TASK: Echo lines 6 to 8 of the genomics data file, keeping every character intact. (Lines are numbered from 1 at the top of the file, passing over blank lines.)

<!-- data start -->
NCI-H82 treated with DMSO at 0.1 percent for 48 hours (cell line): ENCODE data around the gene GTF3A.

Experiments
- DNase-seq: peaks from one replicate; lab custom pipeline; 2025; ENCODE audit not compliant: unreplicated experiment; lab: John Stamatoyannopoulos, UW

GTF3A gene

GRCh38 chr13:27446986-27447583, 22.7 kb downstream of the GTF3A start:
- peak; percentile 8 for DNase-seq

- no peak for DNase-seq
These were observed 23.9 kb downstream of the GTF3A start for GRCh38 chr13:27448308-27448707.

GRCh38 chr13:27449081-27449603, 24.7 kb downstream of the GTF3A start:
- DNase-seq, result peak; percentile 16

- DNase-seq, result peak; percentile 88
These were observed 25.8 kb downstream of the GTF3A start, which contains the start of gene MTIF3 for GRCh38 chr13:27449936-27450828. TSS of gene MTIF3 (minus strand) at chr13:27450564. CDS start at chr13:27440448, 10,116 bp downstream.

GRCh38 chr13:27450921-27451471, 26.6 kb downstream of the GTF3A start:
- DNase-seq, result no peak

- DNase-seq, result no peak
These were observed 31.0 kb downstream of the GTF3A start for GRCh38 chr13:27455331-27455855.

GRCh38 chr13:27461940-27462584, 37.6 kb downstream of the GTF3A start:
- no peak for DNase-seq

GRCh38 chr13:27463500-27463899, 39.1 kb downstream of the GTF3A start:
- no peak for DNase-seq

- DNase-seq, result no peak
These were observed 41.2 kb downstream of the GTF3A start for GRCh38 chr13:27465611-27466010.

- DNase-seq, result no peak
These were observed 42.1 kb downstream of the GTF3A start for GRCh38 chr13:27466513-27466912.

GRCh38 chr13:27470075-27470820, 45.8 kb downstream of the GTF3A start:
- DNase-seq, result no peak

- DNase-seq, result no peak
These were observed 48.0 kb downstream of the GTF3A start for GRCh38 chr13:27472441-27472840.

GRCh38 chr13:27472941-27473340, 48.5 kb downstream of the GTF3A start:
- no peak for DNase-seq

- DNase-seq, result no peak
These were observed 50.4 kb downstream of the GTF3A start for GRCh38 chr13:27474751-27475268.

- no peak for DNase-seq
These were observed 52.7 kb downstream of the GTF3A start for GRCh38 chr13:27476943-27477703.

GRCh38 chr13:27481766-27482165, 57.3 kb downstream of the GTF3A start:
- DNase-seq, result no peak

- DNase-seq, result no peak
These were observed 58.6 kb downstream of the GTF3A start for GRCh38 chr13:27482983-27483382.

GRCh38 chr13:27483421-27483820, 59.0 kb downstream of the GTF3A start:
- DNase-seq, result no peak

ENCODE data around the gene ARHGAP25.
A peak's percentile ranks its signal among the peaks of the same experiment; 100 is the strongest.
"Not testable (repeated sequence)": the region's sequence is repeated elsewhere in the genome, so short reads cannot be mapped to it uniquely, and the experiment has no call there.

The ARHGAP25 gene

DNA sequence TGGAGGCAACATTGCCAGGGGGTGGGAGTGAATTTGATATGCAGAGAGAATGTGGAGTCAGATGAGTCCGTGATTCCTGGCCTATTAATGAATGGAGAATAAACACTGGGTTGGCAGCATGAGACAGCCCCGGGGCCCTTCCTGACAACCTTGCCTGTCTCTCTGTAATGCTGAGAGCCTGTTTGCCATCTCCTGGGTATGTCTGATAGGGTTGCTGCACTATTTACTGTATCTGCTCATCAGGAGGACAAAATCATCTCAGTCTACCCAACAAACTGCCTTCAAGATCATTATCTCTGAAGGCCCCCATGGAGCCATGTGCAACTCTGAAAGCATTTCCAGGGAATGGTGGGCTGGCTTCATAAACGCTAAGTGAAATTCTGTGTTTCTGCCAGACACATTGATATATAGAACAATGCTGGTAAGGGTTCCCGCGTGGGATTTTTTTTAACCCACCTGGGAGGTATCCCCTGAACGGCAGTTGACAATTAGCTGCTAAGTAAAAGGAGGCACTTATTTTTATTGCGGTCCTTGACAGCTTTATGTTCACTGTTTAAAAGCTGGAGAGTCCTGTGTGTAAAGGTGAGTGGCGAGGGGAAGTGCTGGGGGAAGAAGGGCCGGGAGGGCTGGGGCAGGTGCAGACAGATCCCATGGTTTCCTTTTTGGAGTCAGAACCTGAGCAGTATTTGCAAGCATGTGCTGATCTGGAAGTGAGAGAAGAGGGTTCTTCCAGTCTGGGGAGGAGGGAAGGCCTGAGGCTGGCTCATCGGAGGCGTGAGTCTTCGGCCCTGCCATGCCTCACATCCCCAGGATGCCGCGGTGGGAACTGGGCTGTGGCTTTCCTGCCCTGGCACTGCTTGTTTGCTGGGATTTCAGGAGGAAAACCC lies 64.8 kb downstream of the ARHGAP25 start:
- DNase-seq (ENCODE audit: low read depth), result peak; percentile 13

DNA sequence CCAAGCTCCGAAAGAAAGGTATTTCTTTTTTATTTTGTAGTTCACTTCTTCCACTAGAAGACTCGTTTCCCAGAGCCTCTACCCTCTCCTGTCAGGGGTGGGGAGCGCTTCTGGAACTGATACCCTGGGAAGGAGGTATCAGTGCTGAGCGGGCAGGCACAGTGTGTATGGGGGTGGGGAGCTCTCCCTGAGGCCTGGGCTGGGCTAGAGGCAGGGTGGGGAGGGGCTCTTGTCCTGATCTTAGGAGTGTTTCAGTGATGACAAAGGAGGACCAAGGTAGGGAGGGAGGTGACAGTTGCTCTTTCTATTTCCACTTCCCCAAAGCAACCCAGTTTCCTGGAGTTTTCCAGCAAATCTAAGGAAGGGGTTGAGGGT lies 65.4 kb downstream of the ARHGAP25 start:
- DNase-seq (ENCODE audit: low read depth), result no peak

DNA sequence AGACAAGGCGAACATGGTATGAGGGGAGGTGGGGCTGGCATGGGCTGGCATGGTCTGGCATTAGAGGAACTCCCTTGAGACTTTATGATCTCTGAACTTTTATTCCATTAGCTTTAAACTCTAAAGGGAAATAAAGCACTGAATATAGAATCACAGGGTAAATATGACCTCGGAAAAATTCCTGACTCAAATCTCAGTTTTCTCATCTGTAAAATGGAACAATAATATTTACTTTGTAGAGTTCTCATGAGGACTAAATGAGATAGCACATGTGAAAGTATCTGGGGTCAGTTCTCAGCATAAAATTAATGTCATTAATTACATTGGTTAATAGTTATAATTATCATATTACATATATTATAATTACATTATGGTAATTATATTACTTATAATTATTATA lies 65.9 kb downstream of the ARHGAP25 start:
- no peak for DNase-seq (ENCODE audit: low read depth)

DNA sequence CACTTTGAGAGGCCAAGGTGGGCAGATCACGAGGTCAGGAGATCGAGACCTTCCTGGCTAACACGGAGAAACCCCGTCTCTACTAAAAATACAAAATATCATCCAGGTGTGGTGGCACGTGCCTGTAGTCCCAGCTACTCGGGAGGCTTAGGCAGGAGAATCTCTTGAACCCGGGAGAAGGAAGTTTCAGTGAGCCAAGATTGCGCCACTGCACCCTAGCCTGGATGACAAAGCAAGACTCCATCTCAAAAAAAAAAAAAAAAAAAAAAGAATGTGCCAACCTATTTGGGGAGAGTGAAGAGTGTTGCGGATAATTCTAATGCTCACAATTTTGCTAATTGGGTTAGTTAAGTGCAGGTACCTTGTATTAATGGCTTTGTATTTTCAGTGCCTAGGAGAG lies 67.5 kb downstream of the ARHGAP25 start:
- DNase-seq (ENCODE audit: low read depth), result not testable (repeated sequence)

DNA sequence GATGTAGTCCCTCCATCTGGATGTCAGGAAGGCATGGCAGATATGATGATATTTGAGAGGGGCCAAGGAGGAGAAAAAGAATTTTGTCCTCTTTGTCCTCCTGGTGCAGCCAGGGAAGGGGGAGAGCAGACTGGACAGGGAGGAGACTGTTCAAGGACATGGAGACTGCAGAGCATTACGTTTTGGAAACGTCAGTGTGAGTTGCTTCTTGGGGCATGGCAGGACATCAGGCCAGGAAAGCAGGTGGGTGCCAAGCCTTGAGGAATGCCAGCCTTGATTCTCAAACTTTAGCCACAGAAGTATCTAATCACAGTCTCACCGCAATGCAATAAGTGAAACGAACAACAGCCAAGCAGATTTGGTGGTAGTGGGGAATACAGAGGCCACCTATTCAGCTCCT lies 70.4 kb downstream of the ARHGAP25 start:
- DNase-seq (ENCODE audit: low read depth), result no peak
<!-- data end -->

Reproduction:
- peak; percentile 8 for DNase-seq

- no peak for DNase-seq
These were observed 23.9 kb downstream of the GTF3A start for GRCh38 chr13:27448308-27448707.